Student funds and schedules prompt some curious culinary solutions.
By Nancy McCormack Schaalje (’60), AB, Canada
It was Easter weekend of 1957, and our dorm, Knight Mangum Hall, was all but empty except for my roommate from New York, me from Canada, and a few others. The scarcity of students on campus resulted in the closing of many of the cafeterias, including the one attached to our dorm.
On Saturday we surveyed our cache for lunch and improvised a way to make “grilled” cheese sandwiches. We enjoyed our lunch and had enough to share with the hard-working fellow student who was polishing the hall floors. He was curious about how we grilled the sandwiches. We confessed to using our clothes irons. They were a great substitute if care was taken to not press cheese into the steam vents. I later became a home economics teacher, and I don’t think I ever shared this cooking method with my students.
There Is Such a Thing
By Edwin R. Blackham (BA ’92), Eagle Mountain, UT
As with many poor college students, finding a way to eat lunch as cheaply as possible became an art to me. Brown-bag lunches or a quick trip back to the apartment for ramen or mac and cheese were the norm. It wasn’t the quality of the lunch; it was just anything to help me make it to dinner without starving. One day during Homecoming I was walking by the Bookstore, and they were looking for volunteers for a pie-eating contest. Free food! I ate a whole banana cream pie, winning the contest and a $10 gift certificate that I used to buy candy at the Bookstore. Best of all, lunch didn’t cost anything.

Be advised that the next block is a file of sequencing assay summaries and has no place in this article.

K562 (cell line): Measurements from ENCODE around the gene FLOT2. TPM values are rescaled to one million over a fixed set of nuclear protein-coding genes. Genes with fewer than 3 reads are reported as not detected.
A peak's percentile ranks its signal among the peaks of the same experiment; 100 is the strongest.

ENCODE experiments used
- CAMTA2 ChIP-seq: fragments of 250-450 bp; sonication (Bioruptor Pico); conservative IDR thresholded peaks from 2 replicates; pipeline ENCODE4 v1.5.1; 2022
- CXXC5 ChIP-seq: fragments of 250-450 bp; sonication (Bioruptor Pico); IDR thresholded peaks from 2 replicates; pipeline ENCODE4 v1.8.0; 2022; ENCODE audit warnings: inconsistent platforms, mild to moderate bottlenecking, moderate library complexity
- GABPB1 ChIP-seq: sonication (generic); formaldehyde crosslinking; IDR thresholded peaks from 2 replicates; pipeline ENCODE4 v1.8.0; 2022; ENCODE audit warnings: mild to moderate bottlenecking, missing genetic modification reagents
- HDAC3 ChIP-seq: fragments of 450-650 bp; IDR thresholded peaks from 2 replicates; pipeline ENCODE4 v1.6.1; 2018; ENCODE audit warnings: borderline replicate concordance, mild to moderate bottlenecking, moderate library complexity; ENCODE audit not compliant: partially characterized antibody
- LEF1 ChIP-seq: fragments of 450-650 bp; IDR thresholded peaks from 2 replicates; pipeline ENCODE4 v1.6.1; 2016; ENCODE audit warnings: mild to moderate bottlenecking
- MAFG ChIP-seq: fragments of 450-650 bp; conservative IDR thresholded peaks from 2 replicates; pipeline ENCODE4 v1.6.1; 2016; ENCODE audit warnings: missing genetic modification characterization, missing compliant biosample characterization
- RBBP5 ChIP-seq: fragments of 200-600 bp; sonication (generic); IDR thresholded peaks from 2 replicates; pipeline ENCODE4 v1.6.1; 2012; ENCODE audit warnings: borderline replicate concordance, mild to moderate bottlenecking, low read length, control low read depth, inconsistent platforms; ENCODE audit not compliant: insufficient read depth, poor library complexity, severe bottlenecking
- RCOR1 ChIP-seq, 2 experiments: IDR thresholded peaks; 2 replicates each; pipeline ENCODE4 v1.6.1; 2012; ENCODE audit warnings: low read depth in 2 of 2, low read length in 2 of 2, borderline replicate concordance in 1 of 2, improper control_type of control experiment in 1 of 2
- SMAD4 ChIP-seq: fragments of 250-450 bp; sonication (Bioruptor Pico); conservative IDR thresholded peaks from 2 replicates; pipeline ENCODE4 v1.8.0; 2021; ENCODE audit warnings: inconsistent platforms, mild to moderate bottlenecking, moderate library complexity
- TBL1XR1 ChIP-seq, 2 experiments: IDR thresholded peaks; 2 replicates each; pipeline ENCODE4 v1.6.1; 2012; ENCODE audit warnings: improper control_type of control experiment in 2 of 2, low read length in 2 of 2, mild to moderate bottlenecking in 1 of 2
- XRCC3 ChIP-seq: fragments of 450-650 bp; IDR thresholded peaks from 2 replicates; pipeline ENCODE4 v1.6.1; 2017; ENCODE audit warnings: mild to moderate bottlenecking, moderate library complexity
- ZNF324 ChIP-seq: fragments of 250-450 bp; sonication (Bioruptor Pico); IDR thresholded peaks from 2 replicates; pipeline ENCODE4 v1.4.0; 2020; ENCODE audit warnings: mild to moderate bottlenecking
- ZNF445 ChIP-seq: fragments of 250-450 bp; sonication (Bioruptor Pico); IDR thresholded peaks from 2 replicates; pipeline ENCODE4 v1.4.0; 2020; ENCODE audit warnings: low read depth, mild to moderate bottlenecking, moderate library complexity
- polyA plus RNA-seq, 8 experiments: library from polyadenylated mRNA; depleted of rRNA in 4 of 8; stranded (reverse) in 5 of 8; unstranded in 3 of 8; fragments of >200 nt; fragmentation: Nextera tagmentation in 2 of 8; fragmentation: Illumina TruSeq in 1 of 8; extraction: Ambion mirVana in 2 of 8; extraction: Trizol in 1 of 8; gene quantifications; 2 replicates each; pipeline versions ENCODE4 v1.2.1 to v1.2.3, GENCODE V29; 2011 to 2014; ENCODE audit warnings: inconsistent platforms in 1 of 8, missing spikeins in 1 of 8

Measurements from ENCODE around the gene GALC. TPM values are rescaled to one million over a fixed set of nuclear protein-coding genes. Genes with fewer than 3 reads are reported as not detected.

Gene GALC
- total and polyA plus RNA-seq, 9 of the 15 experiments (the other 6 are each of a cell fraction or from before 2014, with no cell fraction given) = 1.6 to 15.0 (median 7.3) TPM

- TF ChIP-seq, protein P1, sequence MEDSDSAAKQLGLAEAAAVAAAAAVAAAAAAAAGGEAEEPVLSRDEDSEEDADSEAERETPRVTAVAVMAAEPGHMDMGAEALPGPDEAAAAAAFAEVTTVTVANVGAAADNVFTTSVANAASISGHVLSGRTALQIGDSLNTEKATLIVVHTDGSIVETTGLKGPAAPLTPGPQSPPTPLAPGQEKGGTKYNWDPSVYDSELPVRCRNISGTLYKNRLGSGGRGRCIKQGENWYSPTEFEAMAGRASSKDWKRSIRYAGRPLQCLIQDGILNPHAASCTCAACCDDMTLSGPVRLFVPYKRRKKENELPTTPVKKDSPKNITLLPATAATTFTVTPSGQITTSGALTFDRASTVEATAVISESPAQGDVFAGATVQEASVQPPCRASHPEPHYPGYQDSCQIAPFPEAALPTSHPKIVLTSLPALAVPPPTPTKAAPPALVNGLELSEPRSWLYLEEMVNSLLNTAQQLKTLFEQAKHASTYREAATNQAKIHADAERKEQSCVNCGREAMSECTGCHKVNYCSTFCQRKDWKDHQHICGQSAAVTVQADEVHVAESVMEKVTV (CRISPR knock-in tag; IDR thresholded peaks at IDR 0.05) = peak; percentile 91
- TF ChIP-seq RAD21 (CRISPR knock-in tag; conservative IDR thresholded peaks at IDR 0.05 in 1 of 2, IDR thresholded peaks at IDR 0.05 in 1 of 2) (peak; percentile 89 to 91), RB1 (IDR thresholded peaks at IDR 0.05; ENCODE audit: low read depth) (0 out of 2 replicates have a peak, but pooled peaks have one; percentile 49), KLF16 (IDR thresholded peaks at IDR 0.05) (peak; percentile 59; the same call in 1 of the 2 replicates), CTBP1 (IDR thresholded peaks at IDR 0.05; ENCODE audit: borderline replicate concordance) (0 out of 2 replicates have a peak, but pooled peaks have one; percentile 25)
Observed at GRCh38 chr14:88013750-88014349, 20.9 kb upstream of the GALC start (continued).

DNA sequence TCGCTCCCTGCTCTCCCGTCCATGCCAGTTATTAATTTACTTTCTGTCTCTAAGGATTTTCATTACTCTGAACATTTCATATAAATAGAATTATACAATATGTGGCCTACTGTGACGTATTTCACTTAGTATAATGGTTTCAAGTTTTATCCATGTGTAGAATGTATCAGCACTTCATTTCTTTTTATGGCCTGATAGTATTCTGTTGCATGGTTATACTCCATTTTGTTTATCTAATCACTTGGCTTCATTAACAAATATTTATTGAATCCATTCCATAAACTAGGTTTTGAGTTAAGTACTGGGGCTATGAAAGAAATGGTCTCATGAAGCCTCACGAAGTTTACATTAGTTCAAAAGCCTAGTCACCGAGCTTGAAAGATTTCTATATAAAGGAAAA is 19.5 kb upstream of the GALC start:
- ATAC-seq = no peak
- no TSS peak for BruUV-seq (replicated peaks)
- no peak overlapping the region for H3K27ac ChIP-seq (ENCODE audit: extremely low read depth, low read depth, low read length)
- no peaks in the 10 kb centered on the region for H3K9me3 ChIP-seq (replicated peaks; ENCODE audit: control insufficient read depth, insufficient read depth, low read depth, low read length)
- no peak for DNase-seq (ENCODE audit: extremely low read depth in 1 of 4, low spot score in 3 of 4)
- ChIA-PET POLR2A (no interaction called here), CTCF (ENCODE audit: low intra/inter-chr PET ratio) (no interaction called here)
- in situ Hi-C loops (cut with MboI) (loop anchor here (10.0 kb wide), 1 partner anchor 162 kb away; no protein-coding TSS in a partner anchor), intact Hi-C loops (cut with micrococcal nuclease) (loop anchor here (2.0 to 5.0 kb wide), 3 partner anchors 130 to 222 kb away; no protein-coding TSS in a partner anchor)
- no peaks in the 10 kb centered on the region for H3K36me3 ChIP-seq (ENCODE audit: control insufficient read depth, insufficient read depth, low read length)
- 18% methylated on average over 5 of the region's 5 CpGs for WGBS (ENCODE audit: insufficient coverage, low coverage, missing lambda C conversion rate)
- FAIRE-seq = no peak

PB&J al Dente
By R. Mark Melville (BA ’14), North Salt Lake, UT
I started at BYU during winter semester, and, after walking to my apartment through the January cold, I was always hungry. One night I came home craving a peanut butter and jelly sandwich, but I was all out of bread. I’m not sure I knew where the closest store was yet, and I didn’t feel like going anyway. So I looked through my cupboard to find another form of carbs. My only option was spaghetti noodles. So I cooked them up, then dolloped peanut butter and grape jelly on top. It wasn’t very good, but I did finish the whole plate!
Family Dinner at the JKB
By Brette Hawks (BS ’18), Orem, UT
As a freshman at BYU I typically resorted to quesadillas or peanut butter sandwiches for Sunday dinners. The problem was half minimal funds, half my still dicey level of expertise as a home chef.
One Sunday evening I was preparing for a nice bowl of ramen noodles when I got a surprise campus visit from my five younger siblings and my parents. I met them in the lobby of the Jesse Knight Building by the vending machines. They pushed a couple of tables together and laid out dishes of mashed potatoes, steaming vegetables, and a delicious pot roast. I sat down with my family to a lovely home-cooked Sunday meal. We talked and laughed and ate while passersby glanced over at the odd family having dinner by the light of the soda machine.
By Melissa Merrell McOmber (BS ’95), Boise, ID
My three roommates and I went way over our grocery budget because we had invited some boys over for Sunday dinner. We wanted to impress them with lasagna, garlic bread, Caesar salad, and the best part: my mom’s peppermint Oreo dessert. After church as we began to prepare our feast, I found that I had failed to buy the most important ingredient: peppermint candy.
After searching everywhere and asking around, one of my roommates found a 2-inch-thick peppermint stick left over from Christmas.